Cardiovascular risk stratification in hypertensive patients: Impact of echocardiography and carotid ultrasonography


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Abstract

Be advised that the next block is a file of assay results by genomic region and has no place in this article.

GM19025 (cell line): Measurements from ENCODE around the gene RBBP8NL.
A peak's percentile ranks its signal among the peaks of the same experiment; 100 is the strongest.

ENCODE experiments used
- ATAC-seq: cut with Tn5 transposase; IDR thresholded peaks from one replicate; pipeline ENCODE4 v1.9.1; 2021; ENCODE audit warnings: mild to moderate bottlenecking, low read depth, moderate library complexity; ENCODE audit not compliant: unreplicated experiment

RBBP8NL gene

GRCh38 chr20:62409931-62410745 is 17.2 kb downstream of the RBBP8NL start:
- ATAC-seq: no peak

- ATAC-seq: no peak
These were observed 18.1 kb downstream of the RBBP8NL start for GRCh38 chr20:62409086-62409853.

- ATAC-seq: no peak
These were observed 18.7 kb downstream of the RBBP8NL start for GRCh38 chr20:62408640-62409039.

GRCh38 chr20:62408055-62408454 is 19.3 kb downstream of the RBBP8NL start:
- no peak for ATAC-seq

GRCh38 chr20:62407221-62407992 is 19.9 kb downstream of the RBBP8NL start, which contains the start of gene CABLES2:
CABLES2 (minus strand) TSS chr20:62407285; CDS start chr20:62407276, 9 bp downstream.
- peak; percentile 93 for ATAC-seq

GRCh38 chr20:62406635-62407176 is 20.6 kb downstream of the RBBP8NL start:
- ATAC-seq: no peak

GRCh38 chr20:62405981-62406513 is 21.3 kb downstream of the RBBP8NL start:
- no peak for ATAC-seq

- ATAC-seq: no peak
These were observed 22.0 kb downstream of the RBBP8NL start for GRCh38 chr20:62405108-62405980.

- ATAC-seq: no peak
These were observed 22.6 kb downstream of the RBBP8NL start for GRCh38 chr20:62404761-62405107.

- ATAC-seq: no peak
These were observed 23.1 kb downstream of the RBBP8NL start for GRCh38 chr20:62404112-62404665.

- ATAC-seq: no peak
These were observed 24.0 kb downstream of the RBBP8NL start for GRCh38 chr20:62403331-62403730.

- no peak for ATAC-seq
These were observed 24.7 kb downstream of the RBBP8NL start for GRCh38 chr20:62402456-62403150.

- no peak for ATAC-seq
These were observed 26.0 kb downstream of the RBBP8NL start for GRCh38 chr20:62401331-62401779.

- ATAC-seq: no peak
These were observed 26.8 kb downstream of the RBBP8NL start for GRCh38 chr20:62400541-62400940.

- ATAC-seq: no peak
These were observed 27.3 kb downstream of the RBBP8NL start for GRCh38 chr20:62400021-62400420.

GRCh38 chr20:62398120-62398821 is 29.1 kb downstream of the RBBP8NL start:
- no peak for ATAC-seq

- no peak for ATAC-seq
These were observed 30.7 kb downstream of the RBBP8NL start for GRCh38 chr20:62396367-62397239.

BackgroundDecision about the management of hypertensive patients should not be based on the level of blood pressure alone, but also on the presence of other risk factors, target organ damage (TOD) and cardiovascular and renal disease.ObjectiveTo evaluate the impact of echocardiography and carotid ultrasonography in a more precise stratification of absolute cardiovascular risk.MethodsNever-treated essential hypertensives (n = 141; 73 men, 68 women, mean age 46 ± 11 years) referred for the first time to our out-patient clinic were included in the study. They underwent the following procedures: (1) family and personal medical history, (2) clinical blood pressure (BP) measurement, (3) routine blood chemistry and urine analysis, (4) electrocardiogram, (5) echocardiogram, (6) carotid ultrasonogram.Risk was stratified according to the criteria suggested by the 1999 WHO/ISH guidelines. TOD was initially evaluated by routine procedures only, and subsequently reassessed by using data on cardiac and vascular structure obtained by ultrasound examinations (left ventricular hypertrophy (LVH) as left ventricular mass index (LVMI) > 134 g/m2 in men and > 110 g/m2 in women; carotid plaque as focal thickening > 1.3 mm).ResultsAccording to the first classification 20% were low-risk patients, 50% medium-risk, 22% high-risk and 8% very-high-risk patients. A marked change in risk stratification was obtained when TOD was assessed by adding ultrasound examinations: low-risk patients 18%, medium-risk 28%, high-risk 45%, very-high-risk patients 9%.ConclusionsThe detection of TOD by ultrasound techniques allowed a much more accurate identification of high-risk patients, who represented a very large fraction (45%) of the patient population seen at our hypertension clinic. In particular, a large proportion of patients classified as at moderate risk by routine investigations were instead found to be at high risk when ultrasound examinations were added. The results of this study suggest that cardiovascular risk stratification only based on simple routine work-up can often underestimate overall risk, thus leading to a potentially inadequate therapeutic management especially of low-medium risk patients.

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